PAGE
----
Beomseok Seo1,*, Chuna Kim1,*, Mark Hills2,*, Sanghyun Sung1, Hyesook Kim1, Eunkyeong Kim1, Daisy S. Lim1, Hyun-Seok Oh3, Rachael Mi Jung Choi3, Jongsik Chun3, Jaegal Shim4 & Junho Lee1,5
1 Department of Biological Sciences, Institute of Molecular Biology and Genetics, Seoul National University, Seoul 08826, Korea. 2 Terry Fox Laboratory, BC Cancer Agency, Vancouver, Canada V5Z 1L3. 3 Department of Biological Sciences, Bioinformatics Institute, BIO-MAX, Seoul National University, Seoul 08826, Korea. 4 Research Institute, National Cancer Center, Goyang, Gyeonggi 10408, Korea. 5 Department of Biophysics and Chemical Biology, Seoul National University, Seoul 08826, Korea.
* These authors contributed equally to this work.
Correspondence to : Junho Lee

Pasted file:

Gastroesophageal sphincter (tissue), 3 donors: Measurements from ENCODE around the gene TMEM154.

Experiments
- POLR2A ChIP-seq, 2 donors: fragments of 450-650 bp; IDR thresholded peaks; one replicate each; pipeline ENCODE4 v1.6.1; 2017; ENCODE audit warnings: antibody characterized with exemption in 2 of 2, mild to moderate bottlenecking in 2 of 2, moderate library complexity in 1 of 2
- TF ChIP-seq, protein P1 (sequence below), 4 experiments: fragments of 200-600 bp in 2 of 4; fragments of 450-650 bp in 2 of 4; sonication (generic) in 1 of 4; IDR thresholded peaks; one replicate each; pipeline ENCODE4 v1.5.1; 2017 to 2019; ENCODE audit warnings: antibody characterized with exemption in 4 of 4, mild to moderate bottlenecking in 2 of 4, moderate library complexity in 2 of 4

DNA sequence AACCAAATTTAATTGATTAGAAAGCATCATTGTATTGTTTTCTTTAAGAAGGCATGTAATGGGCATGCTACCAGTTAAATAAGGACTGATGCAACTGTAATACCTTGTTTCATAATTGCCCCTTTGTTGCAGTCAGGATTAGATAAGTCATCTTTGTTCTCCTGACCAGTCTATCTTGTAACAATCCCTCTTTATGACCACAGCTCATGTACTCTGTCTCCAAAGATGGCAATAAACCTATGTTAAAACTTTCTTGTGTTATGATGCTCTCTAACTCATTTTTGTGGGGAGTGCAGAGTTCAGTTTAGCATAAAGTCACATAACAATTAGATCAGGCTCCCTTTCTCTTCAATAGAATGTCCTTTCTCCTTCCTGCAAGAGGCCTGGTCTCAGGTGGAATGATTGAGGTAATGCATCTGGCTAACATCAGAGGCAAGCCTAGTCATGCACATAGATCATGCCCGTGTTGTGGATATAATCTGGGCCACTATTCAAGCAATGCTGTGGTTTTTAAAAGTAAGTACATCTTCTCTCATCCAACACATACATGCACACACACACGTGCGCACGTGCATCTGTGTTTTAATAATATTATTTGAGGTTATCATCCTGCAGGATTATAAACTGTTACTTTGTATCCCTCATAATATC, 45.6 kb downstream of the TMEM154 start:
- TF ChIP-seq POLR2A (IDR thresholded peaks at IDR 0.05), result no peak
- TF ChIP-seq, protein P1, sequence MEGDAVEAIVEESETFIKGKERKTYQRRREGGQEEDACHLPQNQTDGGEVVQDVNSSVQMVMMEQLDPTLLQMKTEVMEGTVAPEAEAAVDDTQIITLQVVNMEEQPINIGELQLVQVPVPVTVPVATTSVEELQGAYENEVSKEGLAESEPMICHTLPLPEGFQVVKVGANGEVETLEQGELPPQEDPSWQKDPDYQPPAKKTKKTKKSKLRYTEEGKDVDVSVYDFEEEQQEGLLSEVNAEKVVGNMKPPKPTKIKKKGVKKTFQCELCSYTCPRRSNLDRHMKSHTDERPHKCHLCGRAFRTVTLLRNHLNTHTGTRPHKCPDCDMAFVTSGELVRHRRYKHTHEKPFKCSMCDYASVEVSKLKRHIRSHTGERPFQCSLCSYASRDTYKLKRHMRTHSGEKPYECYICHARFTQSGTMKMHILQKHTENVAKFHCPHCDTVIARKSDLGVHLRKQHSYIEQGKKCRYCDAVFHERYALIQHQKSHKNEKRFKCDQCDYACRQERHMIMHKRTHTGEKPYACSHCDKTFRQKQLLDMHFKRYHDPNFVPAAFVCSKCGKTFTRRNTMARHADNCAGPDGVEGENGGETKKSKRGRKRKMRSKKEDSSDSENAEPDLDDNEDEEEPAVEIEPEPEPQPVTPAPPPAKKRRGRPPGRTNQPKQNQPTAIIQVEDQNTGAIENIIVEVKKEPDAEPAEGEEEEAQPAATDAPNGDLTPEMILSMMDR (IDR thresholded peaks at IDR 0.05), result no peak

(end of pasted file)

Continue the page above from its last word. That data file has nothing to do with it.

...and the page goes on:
Cells surviving crisis are often tumorigenic and their telomeres are commonly maintained through the reactivation of telomerase. However, surviving cells occasionally activate a recombination-based mechanism called alternative lengthening of telomeres (ALT). Here we establish stably maintained survivors in telomerase-deleted Caenorhabditis elegans that escape from sterility by activating ALT. ALT survivors trans-duplicate an internal genomic region, which is already cis-duplicated to chromosome ends, across the telomeres of all chromosomes. These ‘Template for ALT’ (TALT) regions consist of a block of genomic DNA flanked by telomere-like sequences, and are different between two genetic background. We establish a model that an ancestral duplication of a donor TALT region to a proximal telomere region forms a genomic reservoir ready to be incorporated into telomeres on ALT activation.